Offred is a Handmaid in the Republic of Gilead. She may leave the home of the Commander and his wife once a day to walk to food markets whose signs are now pictures instead of words because women are no longer allowed to read. She must lie on her back once a month and pray that the Commander makes her pregnant, because in an age of declining births, Offred and the other Handmaids are valued only if their ovaries are viable. Offred can remember the years before, when she lived and made love with her husband, Luke; when she played with and protected her daughter; when she had a job, money of her own, and access to knowledge. But all of that is gone now…
The Handmaid’s Tale is my first Margaret Atwood book. And if The Handmaid’s Tale is a reflection of what I can expect from Atwood’s other works, then this book certainly will not be my last.
The Handmaid’s Tale is a quiet book with loud ideas that demand to be acknowledged, heard, and recognized. For a book that is quite clear in its message and rhetoric, The Handmaid’s Tale still has fine, subtle ideas intertwined in its narrative. Underneath its facade of the ‘feminist nightmare’ – as what many others have described it to be – I think there is more under the surface. Atwood has much to say about how society and its people adapt to atrocities and how we can make room for great injustices in our lives.
The assertion that Atwood intended The Handmaid’s Tale to be a piece of speculative fiction intended to warn us of the Islamic fundamentalists and its injustices against women would be a misguided reading of the novel. The Handmaid’s Tale does not advocate how progressive the Western world is in its human and women’s rights compared to the Middle-East. If anything, it is about how the West – or, in this book, Gilead – demonizes and antagonizes the Other to create a narrative of fear that would justify the authoritative theocracy that overtakes the United States.
Because is that not why people relinquish their liberties, their free will, and their rights? Because they are afraid of the Other, the unknown, the enemy? Is that not how normality is radically changed, because we are confused and stupid in our fear? The Handmaid’s Tale is not about how Islamic fundamentalists destroyed the United States or Western ideology. The Handmaid’s Tale is about how an enemy – perceived or real – became a key ingredient in fear politics and rhetoric to facilitate the restructuring of normal, everyday life to create the feminist nightmare that people speak of.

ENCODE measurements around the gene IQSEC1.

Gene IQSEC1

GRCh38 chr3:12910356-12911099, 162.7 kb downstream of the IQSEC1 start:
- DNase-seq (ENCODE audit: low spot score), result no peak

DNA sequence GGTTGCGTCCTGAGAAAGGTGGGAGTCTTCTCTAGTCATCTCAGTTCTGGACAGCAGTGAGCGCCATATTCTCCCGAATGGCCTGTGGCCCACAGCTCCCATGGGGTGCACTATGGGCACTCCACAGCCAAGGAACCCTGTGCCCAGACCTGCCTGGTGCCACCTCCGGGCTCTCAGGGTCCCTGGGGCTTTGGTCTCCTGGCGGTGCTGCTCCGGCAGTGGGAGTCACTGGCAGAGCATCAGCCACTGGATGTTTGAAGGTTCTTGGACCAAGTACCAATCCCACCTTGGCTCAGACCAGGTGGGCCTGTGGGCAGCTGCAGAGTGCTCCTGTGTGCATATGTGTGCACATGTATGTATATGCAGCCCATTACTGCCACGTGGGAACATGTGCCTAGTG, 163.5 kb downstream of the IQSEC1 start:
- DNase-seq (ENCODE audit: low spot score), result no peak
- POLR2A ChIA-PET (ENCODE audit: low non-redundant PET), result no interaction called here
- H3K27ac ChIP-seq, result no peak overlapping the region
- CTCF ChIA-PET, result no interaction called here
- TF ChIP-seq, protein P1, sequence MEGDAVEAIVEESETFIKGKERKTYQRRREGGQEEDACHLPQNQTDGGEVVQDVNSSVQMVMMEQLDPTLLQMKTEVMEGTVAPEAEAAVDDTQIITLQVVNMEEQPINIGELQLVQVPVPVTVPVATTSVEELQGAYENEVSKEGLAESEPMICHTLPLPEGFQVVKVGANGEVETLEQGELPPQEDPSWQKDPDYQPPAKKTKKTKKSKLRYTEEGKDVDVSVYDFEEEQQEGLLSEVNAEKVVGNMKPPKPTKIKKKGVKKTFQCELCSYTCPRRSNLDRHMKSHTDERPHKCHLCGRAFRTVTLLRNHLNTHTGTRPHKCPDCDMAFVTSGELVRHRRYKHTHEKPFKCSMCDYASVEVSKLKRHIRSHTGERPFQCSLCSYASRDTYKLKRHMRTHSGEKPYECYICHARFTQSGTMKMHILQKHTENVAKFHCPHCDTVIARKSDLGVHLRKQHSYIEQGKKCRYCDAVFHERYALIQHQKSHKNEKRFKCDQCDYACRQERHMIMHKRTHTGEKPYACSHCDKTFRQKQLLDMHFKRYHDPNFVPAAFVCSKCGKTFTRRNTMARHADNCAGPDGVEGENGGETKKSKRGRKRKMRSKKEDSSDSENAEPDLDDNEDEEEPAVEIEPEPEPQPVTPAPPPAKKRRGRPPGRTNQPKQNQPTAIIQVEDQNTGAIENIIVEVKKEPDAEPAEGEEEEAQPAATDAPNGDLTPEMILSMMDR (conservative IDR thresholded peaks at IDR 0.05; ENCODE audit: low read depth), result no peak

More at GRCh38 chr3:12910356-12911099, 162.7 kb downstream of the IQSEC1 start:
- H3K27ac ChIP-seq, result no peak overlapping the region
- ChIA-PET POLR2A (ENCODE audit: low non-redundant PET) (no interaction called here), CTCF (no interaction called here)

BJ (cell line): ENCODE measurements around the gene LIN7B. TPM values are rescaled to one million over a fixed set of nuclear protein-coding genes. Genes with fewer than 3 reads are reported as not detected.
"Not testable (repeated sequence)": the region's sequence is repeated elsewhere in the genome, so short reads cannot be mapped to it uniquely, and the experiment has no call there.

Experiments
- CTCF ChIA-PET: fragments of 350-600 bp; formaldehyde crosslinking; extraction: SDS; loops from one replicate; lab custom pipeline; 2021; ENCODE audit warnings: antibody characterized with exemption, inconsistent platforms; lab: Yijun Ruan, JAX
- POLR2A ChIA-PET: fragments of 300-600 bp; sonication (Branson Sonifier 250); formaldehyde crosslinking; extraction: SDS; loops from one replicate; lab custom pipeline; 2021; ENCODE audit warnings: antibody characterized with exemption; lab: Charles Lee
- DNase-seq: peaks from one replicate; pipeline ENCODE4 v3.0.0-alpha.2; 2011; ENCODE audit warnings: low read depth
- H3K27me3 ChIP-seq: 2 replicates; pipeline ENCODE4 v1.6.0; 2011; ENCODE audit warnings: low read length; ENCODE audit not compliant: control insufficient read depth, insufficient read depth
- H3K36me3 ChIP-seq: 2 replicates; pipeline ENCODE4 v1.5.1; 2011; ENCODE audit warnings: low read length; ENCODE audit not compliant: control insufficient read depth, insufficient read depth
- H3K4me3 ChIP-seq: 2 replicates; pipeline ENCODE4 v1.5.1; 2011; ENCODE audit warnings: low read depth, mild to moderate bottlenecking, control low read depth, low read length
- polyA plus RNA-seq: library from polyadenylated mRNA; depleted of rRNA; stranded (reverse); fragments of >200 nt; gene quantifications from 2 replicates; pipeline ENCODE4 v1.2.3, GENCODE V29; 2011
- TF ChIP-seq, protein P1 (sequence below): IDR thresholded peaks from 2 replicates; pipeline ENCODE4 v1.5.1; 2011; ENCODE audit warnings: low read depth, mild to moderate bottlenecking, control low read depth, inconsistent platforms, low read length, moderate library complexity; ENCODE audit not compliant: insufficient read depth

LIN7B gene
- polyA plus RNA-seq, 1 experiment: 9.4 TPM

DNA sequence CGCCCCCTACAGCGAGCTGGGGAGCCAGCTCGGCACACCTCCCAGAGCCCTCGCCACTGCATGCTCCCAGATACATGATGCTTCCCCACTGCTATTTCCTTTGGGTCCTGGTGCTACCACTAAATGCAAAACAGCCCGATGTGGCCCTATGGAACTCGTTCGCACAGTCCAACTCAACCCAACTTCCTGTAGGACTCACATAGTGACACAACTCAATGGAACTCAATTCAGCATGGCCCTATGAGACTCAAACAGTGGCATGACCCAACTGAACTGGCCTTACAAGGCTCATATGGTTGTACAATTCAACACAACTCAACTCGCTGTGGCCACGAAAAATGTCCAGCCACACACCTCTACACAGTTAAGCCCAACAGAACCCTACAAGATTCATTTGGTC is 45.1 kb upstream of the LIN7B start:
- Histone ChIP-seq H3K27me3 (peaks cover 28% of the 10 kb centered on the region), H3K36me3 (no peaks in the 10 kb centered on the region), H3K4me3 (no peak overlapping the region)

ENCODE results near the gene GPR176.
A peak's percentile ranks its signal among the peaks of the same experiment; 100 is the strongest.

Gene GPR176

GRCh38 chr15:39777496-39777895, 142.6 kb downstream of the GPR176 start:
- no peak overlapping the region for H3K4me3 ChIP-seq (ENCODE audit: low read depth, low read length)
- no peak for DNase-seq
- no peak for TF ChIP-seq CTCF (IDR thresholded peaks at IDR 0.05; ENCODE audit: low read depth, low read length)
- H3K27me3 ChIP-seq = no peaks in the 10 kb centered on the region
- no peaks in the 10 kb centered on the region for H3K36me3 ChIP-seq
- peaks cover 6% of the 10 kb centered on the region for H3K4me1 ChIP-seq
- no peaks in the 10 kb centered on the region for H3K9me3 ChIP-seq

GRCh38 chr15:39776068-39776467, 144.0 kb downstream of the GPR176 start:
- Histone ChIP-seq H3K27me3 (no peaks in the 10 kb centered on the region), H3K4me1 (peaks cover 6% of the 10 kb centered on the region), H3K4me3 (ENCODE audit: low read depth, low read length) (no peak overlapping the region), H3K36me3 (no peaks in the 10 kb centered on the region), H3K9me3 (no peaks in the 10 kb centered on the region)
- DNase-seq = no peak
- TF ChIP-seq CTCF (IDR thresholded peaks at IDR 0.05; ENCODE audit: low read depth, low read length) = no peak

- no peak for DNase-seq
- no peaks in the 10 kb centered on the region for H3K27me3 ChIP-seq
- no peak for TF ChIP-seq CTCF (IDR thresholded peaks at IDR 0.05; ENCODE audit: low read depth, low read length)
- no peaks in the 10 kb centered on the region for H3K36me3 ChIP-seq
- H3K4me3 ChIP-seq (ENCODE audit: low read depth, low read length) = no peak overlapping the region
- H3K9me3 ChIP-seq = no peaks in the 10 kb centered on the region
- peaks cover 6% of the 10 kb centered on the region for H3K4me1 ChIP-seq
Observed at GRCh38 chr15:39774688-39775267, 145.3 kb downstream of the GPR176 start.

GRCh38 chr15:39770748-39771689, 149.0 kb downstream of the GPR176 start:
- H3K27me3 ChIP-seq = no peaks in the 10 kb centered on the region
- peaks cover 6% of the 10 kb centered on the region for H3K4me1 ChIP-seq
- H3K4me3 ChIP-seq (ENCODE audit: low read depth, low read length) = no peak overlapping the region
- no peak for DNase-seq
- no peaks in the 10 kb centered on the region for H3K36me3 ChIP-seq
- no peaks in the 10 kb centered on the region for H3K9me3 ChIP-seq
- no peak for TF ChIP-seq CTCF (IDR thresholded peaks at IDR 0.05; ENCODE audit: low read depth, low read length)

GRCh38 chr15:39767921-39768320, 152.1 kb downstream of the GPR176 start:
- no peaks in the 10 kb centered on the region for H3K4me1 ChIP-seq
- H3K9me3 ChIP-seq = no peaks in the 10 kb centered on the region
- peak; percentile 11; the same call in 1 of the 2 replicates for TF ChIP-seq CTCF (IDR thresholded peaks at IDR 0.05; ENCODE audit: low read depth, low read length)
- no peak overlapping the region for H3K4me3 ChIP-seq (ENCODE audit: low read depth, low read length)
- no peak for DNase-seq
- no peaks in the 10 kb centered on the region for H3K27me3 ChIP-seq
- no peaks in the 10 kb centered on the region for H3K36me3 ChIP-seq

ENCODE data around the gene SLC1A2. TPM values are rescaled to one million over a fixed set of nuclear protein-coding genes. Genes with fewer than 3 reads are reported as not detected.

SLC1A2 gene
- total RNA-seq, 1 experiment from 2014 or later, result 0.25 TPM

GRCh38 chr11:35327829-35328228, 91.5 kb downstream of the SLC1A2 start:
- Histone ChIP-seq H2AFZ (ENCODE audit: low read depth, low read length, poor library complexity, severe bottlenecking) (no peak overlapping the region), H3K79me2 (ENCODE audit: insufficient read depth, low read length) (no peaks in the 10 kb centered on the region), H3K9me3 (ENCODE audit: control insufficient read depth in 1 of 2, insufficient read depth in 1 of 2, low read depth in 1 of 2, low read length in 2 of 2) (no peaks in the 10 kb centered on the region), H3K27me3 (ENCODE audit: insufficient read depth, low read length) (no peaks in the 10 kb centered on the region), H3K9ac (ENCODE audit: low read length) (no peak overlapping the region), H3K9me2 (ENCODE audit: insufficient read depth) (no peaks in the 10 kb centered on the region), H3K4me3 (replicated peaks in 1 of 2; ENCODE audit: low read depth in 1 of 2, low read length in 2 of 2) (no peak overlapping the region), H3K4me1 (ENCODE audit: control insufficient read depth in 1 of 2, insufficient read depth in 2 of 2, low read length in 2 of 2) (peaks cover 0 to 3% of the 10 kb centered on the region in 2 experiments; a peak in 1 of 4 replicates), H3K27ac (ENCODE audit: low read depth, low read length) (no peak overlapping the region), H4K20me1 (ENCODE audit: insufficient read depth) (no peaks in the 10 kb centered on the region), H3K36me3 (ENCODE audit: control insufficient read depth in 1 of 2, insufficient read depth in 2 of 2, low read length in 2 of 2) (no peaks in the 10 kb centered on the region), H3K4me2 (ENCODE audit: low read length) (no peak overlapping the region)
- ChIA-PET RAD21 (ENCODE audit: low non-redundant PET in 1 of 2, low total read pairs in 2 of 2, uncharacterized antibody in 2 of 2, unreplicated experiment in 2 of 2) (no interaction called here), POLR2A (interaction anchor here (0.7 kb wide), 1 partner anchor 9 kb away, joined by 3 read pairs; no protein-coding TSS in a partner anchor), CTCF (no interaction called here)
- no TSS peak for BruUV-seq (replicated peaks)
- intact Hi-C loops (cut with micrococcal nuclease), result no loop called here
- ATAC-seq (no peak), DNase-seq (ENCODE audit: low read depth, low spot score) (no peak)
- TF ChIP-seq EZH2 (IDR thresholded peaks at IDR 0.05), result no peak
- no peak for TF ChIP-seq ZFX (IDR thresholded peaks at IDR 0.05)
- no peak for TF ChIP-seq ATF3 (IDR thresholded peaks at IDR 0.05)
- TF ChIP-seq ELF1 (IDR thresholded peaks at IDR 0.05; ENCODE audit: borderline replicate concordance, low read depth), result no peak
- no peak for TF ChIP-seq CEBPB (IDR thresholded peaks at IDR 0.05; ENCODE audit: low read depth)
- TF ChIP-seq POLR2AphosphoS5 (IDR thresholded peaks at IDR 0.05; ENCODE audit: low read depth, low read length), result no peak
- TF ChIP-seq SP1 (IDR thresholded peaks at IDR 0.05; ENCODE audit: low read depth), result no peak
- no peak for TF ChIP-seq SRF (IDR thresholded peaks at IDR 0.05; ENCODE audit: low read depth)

So let’s not talk about how the women portrayed in The Handmaid’s Tale are mirror images of those in the Middle-East, and then ignore the call to be introspective. Let’s talk about how The Handmaid’s Tale and its concepts are not far-removed from Western society at all. This narrative should probe self-analysis and self-criticism within society and within ourselves.
It is true that the world in The Handmaid’s Tale requires the reader to suspend disbelief. After all, Atwood’s portrayal of a dystopian society was intentionally improbable with good reason. I do not believe Atwood thinks that her dystopian fantasy will come to life in the near or distant future; Atwood is not speculating the physical manifestation of such a world, but is speculating its ideological manifestation. She wrote such a portrayal of a society with such blatant, undeniable and inescapable gender inequality to show us that, even in a fantastical, extreme alternate reality that we read about, we can still locate the present, our reality, within the book’s narrative.
Something that struck me over and over again while reading The Handmaid’s Tale is how forgetful the main protagonist, Offred, was of the time before. This reminded me of a particular memorable line in bell hooks’s book Black Looks: Race and Representation: ‘Within white supremacist capitalist patriarchy, forgetfulness is encouraged.’ What bell hooks meant by this was that memory – remembering ourselves, our identities and therefore our power and spirit as individuals – is a form of resistance to exploitative, oppressive institutions. Memories give us autonomy.
In The Handmaid’s Tale, Offred slowly forgets the small things in her life. The things she does remember – memories of her husband, her mother, her child, and her best friend – are precious to her, not just because they are memories in her life, but because they are a form of resistance to an institution that depends on her forgetting who she was before, what the world was before, what women had before. They are remnants of a time where she lived. Forgetfulness is a symptom of the colonized mind.
The Handmaid’s Tale is how dystopians ought to be; chilling in its truths through non-truths, effective in reawakening or rousing consciousness, and offer commentary on today and tomorrow’s world. It offers fantastic, compelling prose, a narrative voice with dark, wry wit, and an immersive world that is terrifying. The Handmaid’s Tale is a necessary book, and recommended for everyone and anyone interested in social issues, not limited to feminism.
Lastly, I want to implore readers that, whilst what you read may be scary and may anger you, remember that it is important to move beyond the paralysis of fear and anger, but to also find courage and voice so that there can be action, dialogue and thus change and movement.
Book Name: The Handmaid’s Tale
Author: Margaret Atwood
Publisher: Anchor Books